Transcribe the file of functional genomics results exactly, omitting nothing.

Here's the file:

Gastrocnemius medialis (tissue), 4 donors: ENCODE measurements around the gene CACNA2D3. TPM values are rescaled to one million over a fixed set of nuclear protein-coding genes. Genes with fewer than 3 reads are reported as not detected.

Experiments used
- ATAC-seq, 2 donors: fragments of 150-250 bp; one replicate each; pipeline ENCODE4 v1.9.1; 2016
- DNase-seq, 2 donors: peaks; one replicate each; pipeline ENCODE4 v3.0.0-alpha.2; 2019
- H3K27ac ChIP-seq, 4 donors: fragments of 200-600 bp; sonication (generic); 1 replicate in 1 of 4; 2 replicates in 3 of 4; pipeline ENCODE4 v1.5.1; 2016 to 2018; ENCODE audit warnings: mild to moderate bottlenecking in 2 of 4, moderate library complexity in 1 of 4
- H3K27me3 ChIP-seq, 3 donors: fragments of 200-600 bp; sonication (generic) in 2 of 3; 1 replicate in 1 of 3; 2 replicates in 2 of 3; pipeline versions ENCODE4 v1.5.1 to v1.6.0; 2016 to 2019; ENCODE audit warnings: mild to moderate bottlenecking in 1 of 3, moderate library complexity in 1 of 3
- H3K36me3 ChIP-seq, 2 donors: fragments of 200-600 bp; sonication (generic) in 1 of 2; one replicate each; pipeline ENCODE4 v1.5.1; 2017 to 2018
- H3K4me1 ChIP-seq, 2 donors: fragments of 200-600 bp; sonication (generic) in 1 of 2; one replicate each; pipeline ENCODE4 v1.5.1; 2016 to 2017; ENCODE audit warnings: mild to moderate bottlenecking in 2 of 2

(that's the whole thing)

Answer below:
Gastrocnemius medialis (tissue), 4 donors: ENCODE measurements around the gene CACNA2D3. TPM values are rescaled to one million over a fixed set of nuclear protein-coding genes. Genes with fewer than 3 reads are reported as not detected.

Experiments used
- ATAC-seq, 2 donors: fragments of 150-250 bp; one replicate each; pipeline ENCODE4 v1.9.1; 2016
- DNase-seq, 2 donors: peaks; one replicate each; pipeline ENCODE4 v3.0.0-alpha.2; 2019
- H3K27ac ChIP-seq, 4 donors: fragments of 200-600 bp; sonication (generic); 1 replicate in 1 of 4; 2 replicates in 3 of 4; pipeline ENCODE4 v1.5.1; 2016 to 2018; ENCODE audit warnings: mild to moderate bottlenecking in 2 of 4, moderate library complexity in 1 of 4
- H3K27me3 ChIP-seq, 3 donors: fragments of 200-600 bp; sonication (generic) in 2 of 3; 1 replicate in 1 of 3; 2 replicates in 2 of 3; pipeline versions ENCODE4 v1.5.1 to v1.6.0; 2016 to 2019; ENCODE audit warnings: mild to moderate bottlenecking in 1 of 3, moderate library complexity in 1 of 3
- H3K36me3 ChIP-seq, 2 donors: fragments of 200-600 bp; sonication (generic) in 1 of 2; one replicate each; pipeline ENCODE4 v1.5.1; 2017 to 2018
- H3K4me1 ChIP-seq, 2 donors: fragments of 200-600 bp; sonication (generic) in 1 of 2; one replicate each; pipeline ENCODE4 v1.5.1; 2016 to 2017; ENCODE audit warnings: mild to moderate bottlenecking in 2 of 2